EE has been hit with a major fine after bombarding users with millions of unwanted texts.
The Information Commissioner Office (ICO) has hit the operator with a £100,000 fine after it was found to have sent 2.5 million messages during 2018.
The texts attempted to push EE customers to use the operator's own app, as well as urging them to update their handsets.
EE claimed that the messages were "service messages" rather than spam, however the ICO ruled that as they contained promotional material, they were subject to electronic marketing rules.
- EE will launch the UK's first 5G network on May 30
- The best EE phone deals in June 2019
- Uber fined £385,000 following UK data breach
"These were marketing messages which promoted the company's products and services," said Andy White, director of investigations at the ICO.
"The direct marketing guidance is clear: if a message that contains customer service information also includes promotional material to buy extra products for services, it is no longer a service message and electronic marketing rules apply."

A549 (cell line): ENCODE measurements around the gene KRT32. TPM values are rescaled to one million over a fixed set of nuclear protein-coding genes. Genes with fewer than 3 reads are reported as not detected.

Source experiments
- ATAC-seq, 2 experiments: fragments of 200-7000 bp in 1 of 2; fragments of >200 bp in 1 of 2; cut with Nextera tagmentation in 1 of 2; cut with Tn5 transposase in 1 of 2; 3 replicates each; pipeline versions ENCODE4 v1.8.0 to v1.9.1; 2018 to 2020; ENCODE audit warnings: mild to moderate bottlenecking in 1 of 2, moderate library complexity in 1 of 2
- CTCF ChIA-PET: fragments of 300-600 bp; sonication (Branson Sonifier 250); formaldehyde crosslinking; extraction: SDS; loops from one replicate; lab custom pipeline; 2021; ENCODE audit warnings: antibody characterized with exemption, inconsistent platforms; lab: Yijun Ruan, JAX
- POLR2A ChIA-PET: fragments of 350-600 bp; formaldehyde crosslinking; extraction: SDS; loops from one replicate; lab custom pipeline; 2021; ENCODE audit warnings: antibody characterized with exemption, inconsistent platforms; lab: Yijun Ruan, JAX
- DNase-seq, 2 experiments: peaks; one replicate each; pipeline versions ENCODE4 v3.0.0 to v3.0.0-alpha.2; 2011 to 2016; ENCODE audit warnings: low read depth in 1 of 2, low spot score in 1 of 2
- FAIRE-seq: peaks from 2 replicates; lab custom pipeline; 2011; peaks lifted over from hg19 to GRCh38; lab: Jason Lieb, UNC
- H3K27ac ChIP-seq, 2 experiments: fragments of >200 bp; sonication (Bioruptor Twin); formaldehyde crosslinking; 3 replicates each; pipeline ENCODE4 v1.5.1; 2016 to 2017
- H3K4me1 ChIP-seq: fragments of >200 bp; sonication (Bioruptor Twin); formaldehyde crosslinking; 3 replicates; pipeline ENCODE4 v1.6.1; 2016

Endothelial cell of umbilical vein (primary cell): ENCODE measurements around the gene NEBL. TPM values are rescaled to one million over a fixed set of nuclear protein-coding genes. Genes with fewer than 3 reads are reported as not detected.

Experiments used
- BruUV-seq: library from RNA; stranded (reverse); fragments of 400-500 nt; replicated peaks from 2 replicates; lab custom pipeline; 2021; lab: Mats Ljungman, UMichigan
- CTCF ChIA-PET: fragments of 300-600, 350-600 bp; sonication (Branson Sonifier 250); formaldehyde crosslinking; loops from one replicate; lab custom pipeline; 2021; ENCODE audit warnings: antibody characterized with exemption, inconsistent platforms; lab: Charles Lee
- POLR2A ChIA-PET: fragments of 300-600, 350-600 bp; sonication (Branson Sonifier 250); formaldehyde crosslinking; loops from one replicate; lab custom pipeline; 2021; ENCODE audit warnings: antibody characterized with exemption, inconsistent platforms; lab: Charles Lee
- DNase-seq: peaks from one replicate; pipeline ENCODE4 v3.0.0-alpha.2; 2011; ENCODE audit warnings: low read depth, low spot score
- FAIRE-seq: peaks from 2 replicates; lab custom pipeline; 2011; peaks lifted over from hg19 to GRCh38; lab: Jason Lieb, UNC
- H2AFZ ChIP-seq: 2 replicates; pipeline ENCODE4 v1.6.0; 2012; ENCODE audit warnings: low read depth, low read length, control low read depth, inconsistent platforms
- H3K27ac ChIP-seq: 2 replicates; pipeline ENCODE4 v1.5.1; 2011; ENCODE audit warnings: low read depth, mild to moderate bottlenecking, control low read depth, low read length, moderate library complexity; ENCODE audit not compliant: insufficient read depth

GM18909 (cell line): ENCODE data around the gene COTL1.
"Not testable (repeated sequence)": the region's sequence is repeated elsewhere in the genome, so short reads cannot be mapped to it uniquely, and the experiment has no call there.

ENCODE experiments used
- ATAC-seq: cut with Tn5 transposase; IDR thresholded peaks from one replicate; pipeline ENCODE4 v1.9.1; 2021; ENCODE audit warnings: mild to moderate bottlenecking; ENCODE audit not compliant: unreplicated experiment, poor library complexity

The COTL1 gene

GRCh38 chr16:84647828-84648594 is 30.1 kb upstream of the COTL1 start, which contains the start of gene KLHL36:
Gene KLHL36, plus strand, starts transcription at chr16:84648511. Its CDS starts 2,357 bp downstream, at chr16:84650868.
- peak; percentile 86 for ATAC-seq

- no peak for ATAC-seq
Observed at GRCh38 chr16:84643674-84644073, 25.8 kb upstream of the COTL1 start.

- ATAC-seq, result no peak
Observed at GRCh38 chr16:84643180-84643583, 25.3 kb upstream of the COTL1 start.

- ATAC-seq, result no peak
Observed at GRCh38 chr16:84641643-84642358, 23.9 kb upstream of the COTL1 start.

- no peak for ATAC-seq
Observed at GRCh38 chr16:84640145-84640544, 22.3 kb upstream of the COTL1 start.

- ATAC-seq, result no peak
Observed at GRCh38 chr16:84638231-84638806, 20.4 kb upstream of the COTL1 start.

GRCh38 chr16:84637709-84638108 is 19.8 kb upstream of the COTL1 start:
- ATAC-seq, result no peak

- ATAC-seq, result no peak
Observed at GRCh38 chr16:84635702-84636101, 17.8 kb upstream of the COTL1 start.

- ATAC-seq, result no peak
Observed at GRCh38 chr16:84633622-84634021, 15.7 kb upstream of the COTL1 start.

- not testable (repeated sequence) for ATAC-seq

Punishment for not complying with such rules can be up to £500,000, meaning EE only incurred a fraction of the possible costs.
In a statement, EE said it accepted the ICO's findings, and would look at improving its outreach processes in the future.
"We're committed to ensuring our customers are fully aware of their options throughout the life of their contract, and we apologise to the customers who received these messages," the company said.
- The best mobile phone deals of June 2019